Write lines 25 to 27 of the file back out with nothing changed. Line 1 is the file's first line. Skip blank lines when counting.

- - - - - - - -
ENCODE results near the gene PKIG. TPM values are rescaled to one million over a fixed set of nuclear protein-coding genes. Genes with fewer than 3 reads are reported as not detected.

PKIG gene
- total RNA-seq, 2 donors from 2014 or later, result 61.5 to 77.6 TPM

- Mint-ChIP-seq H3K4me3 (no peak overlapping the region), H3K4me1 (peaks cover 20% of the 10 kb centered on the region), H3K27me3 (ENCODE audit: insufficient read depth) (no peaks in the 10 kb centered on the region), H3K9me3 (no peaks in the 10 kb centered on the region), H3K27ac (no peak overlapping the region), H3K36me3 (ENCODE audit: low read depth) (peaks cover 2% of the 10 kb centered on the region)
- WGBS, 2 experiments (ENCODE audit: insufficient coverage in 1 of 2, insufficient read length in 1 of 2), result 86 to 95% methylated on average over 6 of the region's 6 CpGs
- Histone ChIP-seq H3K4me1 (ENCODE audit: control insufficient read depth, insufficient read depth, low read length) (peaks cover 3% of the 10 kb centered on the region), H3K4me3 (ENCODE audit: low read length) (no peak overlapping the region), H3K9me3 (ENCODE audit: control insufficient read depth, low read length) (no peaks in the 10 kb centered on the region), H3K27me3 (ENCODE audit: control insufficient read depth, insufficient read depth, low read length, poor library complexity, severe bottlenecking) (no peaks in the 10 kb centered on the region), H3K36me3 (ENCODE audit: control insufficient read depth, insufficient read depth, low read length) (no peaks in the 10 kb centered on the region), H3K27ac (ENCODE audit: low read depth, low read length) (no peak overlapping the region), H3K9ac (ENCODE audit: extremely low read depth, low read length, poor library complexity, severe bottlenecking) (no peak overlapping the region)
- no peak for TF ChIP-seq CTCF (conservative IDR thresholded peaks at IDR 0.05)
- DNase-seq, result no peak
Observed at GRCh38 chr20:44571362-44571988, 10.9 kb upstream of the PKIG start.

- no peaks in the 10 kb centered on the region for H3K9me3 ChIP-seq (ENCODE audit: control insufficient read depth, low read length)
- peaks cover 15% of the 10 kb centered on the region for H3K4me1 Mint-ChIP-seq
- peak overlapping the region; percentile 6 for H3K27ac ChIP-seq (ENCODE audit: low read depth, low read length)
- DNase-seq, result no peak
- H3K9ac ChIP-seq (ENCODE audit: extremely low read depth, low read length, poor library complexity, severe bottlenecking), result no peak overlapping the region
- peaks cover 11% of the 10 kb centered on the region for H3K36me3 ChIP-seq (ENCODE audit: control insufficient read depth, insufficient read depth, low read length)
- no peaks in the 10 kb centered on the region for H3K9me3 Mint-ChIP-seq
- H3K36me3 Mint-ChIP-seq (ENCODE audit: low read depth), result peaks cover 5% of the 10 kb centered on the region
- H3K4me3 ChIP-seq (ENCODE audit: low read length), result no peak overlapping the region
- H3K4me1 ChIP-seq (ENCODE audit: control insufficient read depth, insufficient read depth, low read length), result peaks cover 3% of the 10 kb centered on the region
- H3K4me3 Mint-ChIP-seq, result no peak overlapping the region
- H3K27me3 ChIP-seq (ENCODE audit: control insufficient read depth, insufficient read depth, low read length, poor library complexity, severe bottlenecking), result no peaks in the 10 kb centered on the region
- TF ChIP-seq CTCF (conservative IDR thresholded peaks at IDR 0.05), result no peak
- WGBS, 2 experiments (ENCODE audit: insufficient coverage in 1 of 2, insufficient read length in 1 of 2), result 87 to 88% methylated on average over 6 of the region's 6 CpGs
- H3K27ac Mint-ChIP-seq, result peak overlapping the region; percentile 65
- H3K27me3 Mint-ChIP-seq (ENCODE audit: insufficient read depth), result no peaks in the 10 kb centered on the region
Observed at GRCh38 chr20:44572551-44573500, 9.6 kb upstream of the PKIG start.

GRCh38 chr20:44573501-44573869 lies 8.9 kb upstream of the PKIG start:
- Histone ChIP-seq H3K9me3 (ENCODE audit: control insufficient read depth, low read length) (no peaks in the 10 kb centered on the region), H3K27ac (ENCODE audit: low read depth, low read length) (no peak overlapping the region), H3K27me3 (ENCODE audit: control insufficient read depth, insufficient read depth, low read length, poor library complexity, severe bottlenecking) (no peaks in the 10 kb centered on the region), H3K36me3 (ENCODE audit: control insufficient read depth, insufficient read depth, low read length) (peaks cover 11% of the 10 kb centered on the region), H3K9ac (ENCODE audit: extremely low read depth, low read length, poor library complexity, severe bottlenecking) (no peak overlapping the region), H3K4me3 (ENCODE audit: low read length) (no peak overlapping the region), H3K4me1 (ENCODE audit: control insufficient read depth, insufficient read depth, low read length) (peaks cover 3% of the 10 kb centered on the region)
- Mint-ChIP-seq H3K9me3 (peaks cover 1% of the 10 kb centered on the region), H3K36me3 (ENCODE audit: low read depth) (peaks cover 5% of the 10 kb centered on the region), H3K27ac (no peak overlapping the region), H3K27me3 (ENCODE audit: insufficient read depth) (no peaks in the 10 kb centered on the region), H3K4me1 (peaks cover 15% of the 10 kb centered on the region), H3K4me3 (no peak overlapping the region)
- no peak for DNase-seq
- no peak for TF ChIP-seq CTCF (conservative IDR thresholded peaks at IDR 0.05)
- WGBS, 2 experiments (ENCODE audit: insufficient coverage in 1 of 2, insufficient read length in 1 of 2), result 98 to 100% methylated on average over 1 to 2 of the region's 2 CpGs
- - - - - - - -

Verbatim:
- H3K27me3 Mint-ChIP-seq (ENCODE audit: insufficient read depth), result no peaks in the 10 kb centered on the region
Observed at GRCh38 chr20:44572551-44573500, 9.6 kb upstream of the PKIG start.

GRCh38 chr20:44573501-44573869 lies 8.9 kb upstream of the PKIG start: